How Do I Become a Legal Assistant?

Are you a highly-organized, skilled writer and speaker with proficiency using computers and researching information? If so, you may be wondering how to become a legal assistant. Legal assistants provide research, organizational and document writing support to attorneys. Both legal secretaries and paralegals, who are professionals that have been formally educated and certified to assist in legal matters, are sometimes referred to as legal assistants.

A legal assistant performs research related to a legal case. This may include fact-checking information about the case as well as investigating relevant regulations and laws that may have an effect on the outcome of the case. Gathering evidence, such as formal statements from witnesses, may fall under the responsibility of a legal assistant. Legal assistants also provide organizational skills in presenting this research and in maintaining and updating information in computer databases. A legal assistant prepares written materials such as correspondence, reports and legal documents such as mortgages and contracts.

Some legal assistants specialize in a relevant area of law in order to expand their job responsibilities within that discipline. Legal assistants might focus specifically on litigation, real estate, bankruptcy, immigration, employee benefits, intellectual property, personal injury, corporate law, criminal law or family law. The United States Department of Labor Bureau of Labor Statistics reports that, as of May 2010, 70 percent of legal assistants and paralegals worked in a law firm or other legal services provider. Other legal assistants found employment with the federal government, in state and local governments or in the finance and insurance industries.

Aspiring legal assistants typically acquire legal education or experience, or both, to obtain a position as a legal assistant. Paralegals may earn a two-year associates degree in paralegal studies by taking courses in legal research, the legal applications of computers, and other paralegal training topics. Paralegal studies programs might require students to complete a relevant internship to get real-world experience. Bachelor’s and master’s degrees in paralegal studies also exist. Aspiring legal assistants that have already earned a bachelor’s degree in another field can complete a certificate program in as little as a few months to develop the skills they need to become a legal assistant. Additional experience working in an office setting, especially a law firm, is also valuable for obtaining a job as a legal assistant.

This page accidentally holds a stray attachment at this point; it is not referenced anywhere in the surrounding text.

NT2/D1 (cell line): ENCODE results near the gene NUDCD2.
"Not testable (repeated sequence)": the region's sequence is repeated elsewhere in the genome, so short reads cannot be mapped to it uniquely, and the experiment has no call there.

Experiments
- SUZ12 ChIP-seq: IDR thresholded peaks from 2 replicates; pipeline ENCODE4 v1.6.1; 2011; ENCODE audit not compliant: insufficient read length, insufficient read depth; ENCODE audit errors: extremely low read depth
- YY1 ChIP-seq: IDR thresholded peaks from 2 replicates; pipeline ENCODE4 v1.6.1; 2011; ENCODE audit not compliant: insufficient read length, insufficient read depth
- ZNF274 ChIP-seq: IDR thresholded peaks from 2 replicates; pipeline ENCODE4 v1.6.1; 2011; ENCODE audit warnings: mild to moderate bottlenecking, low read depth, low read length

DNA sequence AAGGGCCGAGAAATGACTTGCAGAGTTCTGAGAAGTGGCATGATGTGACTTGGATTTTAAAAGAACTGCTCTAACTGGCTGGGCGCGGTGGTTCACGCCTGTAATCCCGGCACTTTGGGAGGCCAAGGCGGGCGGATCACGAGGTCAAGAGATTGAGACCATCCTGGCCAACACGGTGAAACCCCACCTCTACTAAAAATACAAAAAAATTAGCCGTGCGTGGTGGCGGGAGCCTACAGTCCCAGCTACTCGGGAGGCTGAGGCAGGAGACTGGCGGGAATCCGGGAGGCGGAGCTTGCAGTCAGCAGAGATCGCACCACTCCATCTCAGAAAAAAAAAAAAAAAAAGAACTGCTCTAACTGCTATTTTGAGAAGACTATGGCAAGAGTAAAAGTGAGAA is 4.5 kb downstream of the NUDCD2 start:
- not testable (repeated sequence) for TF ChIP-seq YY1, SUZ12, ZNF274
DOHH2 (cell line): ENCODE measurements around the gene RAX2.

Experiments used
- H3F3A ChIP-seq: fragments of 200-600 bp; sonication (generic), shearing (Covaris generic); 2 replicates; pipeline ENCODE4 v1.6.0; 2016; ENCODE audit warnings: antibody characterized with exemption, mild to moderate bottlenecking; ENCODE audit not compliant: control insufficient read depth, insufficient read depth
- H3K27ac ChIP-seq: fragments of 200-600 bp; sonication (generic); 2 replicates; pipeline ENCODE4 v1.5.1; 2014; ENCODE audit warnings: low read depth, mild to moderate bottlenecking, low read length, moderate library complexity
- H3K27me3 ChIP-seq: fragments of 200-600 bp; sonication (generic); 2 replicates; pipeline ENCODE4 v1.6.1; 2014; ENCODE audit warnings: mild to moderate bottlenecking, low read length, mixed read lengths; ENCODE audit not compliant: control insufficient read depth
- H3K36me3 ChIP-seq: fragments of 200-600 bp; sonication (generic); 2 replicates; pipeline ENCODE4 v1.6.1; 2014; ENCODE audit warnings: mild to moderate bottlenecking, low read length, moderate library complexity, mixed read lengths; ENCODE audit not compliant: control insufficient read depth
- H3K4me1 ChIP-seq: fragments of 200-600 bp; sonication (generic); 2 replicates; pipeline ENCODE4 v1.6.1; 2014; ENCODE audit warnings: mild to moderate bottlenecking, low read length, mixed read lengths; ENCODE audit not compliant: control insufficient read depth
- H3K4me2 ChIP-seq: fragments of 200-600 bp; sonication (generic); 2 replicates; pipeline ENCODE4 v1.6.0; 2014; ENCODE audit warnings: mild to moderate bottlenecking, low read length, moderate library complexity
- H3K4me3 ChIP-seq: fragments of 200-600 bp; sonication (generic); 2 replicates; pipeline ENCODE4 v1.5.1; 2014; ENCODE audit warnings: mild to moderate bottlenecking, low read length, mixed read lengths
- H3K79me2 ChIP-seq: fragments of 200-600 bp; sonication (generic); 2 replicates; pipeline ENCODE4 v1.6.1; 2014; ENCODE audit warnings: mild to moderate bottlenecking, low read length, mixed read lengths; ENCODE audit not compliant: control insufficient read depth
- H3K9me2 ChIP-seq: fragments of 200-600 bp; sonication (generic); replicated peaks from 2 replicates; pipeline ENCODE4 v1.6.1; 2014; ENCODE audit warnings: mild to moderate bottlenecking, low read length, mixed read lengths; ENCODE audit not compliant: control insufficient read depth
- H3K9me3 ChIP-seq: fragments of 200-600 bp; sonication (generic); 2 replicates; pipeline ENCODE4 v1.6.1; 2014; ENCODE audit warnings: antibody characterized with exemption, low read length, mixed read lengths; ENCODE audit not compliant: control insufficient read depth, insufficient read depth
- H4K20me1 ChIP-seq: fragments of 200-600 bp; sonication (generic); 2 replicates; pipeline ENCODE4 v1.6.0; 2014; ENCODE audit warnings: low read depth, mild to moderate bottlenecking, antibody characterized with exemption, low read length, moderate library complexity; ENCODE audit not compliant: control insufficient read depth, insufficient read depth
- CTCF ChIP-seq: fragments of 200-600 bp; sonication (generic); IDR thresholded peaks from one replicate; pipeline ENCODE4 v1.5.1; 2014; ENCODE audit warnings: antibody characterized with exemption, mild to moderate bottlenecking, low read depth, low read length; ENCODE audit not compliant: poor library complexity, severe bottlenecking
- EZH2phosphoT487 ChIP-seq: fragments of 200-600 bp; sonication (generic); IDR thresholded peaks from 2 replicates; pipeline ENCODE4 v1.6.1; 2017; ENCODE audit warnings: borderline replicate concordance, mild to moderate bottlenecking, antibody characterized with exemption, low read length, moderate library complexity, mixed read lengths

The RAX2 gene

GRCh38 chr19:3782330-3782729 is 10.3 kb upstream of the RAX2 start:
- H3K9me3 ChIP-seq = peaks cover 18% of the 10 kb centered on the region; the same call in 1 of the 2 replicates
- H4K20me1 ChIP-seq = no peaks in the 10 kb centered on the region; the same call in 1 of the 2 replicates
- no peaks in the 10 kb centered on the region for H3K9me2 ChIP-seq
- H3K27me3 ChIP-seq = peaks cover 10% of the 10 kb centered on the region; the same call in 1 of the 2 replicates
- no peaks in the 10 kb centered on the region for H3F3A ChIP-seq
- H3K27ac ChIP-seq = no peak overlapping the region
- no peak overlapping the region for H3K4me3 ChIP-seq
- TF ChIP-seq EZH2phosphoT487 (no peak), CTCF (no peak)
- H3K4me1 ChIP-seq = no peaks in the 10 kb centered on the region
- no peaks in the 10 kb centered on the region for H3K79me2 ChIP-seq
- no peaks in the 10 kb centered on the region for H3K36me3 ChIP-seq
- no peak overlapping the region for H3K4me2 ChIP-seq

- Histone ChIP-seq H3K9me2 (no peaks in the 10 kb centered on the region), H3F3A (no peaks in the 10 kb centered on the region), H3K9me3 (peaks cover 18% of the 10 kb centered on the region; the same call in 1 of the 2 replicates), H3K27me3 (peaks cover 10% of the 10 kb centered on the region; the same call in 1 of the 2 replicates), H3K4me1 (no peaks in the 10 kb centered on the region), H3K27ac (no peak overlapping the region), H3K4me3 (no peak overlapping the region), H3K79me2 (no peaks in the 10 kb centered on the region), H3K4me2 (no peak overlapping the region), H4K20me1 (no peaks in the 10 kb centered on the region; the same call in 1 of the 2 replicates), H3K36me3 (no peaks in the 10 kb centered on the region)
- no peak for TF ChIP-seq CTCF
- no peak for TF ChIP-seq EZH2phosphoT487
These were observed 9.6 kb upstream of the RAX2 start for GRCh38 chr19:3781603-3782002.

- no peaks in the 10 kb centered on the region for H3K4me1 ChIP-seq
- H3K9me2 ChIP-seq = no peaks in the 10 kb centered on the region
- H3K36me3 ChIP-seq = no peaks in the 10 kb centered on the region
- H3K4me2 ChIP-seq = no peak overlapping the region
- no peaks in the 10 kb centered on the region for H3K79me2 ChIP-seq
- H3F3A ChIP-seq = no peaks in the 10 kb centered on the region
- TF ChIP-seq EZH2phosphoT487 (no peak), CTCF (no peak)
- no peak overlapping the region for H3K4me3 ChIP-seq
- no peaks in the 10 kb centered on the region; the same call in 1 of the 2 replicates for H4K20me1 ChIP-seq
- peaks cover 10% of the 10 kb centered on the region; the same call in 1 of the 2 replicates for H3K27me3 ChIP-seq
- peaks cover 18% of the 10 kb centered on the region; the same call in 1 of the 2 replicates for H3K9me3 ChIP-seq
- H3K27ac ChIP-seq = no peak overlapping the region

The Bureau of Labor Statistics anticipates that legal assistant and paralegal jobs will increase by 18 percent during the 2010 to 2020 decade. This expectation is comparable to the predicted 14 percent average job growth rate for all occupations. Legal assistants and paralegals earned a median salary of $46,680 per year, according to data collected in May 2010. This salary is noticeably higher than the average median salary for all occupations, which is $33,840 per year. If you have excellent computer and research skills, a high level of organization and successful writing and speaking abilities, you can begin a fast-paced new career now that you know how to become a legal assistant.

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